When Grandpa Was A Boy, Were There Any Dinosaurs?

When Grandpa Was a Boy, Were There Any Dinosaurs?

A Popular History of the 20th Century

Nobel Hotspot

Derek Walcott, photographed by Bert Nienhuis in 2008

1992: If braininess were measured in terms of number of Nobel Prize winners relative to size of population, Saint Lucia would have a strong claim to be the world’s brainiest country. The Caribbean island, with a population of less than 150,000, celebrated its first Nobel Prize winner, Arthur Lewis, for economics, in 1979, and its second, Derek Walcott, for literature, in 1992.

Source: Guy Ellis, St Lucia: Helen of the West Indies (2006), pp. 1, 2, 8

Disorientated

NASA photo of cosmonaut Sergei Krikalev

1991: The Soviet cosmonaut Sergei Krikalev blasted off from Baikonur Cosmodrome for the Mir space station on 18 May. During the 312 days he spent in orbit, communist hardliners staged a short-lived coup against Mikhail Gorbachev, the Commonwealth of Independent States was formed, and the Union of Soviet Socialist Republics officially ceased to exist. When Krikalev returned to Earth on 25 March 1992, he landed in the newly independent state of Kazakhstan.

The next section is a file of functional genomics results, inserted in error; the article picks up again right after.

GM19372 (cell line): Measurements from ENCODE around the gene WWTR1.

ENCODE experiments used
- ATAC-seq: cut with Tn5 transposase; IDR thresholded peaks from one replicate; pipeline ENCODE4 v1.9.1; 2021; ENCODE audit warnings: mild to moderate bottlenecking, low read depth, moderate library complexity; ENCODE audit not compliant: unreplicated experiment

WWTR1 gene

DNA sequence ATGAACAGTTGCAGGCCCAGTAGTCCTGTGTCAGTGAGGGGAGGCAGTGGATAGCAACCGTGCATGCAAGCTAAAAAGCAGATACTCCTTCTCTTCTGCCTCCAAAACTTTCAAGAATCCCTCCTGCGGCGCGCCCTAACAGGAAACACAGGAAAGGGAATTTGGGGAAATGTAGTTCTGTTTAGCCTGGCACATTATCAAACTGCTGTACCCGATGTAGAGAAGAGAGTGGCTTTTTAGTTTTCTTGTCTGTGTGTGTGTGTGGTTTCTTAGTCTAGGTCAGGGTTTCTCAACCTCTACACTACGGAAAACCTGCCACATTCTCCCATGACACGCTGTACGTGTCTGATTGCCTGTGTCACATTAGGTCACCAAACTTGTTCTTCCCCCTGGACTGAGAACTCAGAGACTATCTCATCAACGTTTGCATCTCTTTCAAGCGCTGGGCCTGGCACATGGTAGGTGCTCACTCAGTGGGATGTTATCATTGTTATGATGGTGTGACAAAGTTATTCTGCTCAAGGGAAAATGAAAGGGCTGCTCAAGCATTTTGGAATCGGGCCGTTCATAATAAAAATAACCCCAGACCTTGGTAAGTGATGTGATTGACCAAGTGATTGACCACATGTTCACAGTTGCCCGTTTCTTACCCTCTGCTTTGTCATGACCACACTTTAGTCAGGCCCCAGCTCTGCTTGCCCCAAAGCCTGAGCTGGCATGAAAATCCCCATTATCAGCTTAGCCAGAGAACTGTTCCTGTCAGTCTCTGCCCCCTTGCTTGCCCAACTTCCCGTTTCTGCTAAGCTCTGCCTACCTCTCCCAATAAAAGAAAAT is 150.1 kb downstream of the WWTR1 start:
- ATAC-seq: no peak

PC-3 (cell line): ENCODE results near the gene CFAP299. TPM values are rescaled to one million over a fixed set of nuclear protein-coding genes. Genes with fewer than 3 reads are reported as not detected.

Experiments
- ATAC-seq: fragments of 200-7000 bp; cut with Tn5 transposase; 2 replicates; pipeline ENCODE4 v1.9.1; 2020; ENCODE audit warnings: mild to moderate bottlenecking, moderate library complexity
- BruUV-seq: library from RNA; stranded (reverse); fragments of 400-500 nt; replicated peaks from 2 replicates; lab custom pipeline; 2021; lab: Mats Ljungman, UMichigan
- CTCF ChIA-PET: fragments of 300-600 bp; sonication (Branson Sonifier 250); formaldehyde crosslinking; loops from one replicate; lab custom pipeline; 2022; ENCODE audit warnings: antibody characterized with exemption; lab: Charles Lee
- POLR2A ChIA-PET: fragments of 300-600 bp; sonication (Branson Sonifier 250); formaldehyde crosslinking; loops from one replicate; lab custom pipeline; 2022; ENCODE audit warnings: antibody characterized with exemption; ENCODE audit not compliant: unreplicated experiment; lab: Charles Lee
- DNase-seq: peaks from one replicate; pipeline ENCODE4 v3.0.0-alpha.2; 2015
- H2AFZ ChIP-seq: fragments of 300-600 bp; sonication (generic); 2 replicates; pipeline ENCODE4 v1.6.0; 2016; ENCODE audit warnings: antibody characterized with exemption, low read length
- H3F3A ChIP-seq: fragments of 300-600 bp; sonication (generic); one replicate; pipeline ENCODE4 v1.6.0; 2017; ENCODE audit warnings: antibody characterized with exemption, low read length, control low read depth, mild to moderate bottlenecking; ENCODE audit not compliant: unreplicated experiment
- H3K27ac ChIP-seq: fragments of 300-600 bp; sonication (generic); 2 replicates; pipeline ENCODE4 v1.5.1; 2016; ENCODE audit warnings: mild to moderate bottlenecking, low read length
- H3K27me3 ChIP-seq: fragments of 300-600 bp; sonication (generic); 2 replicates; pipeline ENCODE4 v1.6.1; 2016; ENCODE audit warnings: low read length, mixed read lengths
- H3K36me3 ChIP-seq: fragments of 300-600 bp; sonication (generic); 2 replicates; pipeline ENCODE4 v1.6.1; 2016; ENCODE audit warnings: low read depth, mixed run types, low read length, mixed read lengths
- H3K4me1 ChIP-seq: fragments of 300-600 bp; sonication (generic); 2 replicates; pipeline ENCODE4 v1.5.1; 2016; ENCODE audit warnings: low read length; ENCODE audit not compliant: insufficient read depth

Source: Brian Harvey, Russia in Space: The Failed Frontier? (2001), pp. 29–32

Shorter Queues

1990: “I don’t believe all our propaganda about you starving in the West.” The quote, near the end of Robert Carver’s travel book The Accursed Mountains, came from “an intellectual in Leningrad”. “I think you have queues at your shops, like us,” the man said, but “not as long as ours.”

Source: Robert Carver, The Accursed Mountains: Journeys in Albania (1998), p. 330

Summary Justice

1989: On Christmas Day, deposed Romanian leader Nicolae Ceaușescu and his wife, Elena, were put on trial for genocide, armed attacks against the people, the destruction of buildings and state institutions, and undermining the national economy. The prosecution offered scant evidence, but it was enough to satisfy the military tribunal. In less than an hour the Ceaușescus were found guilty and sentenced to death. The couple were immediately taken outside and shot.

Source: Peter Siani-Davies, The Romanian Revolution of December 1989 (2005), pp. 136–41

Infinitely Slowly

John Mainstone, of the University of Queensland, photographed in 1990 with the pitch drop experiment